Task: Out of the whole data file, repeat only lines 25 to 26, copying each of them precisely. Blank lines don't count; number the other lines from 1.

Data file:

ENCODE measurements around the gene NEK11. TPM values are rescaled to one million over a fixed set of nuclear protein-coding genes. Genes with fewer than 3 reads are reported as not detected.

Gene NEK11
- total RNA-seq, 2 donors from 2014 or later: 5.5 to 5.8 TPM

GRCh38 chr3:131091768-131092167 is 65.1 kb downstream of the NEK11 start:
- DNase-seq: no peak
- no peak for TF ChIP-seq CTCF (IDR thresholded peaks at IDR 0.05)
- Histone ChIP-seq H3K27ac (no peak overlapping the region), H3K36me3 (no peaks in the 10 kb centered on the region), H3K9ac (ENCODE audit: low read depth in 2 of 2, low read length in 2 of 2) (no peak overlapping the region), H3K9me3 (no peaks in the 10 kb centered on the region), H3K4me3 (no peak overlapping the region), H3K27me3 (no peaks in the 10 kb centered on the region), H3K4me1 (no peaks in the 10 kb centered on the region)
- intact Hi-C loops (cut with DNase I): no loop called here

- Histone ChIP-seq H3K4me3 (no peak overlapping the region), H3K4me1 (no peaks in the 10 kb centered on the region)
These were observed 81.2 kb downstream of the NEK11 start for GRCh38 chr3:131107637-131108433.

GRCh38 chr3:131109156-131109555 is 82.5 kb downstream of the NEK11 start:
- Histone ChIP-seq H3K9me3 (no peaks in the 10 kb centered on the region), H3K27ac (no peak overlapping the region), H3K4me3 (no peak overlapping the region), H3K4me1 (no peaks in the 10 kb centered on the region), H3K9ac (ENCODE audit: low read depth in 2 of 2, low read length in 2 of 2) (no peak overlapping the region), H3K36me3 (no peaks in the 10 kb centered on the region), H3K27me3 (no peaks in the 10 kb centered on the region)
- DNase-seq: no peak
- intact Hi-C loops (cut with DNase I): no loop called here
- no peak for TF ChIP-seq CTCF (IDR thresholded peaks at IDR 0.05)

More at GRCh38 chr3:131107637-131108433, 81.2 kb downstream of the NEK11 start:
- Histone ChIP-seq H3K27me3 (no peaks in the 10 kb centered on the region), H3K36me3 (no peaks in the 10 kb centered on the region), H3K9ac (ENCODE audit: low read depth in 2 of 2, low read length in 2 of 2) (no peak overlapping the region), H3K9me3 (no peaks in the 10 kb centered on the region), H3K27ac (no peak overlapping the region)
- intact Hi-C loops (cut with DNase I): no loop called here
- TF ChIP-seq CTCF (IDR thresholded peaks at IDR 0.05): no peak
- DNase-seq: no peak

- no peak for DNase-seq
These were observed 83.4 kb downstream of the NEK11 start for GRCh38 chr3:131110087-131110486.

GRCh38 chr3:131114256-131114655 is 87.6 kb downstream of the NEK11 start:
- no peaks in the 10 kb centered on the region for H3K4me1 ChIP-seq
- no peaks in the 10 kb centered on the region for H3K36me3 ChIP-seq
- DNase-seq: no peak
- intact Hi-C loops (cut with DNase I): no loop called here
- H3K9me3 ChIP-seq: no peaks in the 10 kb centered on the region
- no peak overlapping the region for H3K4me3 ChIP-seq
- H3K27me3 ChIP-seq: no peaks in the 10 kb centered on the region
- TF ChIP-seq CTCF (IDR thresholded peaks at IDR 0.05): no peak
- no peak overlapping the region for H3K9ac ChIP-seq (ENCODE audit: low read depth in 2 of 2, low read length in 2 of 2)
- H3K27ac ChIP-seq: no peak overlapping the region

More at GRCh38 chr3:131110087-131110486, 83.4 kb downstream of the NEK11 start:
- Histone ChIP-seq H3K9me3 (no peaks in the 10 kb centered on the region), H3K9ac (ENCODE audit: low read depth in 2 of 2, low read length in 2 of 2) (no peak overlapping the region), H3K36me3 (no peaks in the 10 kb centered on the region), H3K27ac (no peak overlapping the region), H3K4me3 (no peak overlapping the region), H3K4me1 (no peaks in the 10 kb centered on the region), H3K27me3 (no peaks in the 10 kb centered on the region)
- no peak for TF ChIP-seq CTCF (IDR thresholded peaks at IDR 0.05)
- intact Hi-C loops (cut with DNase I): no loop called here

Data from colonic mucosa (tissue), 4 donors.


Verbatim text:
- no peaks in the 10 kb centered on the region for H3K36me3 ChIP-seq
- DNase-seq: no peak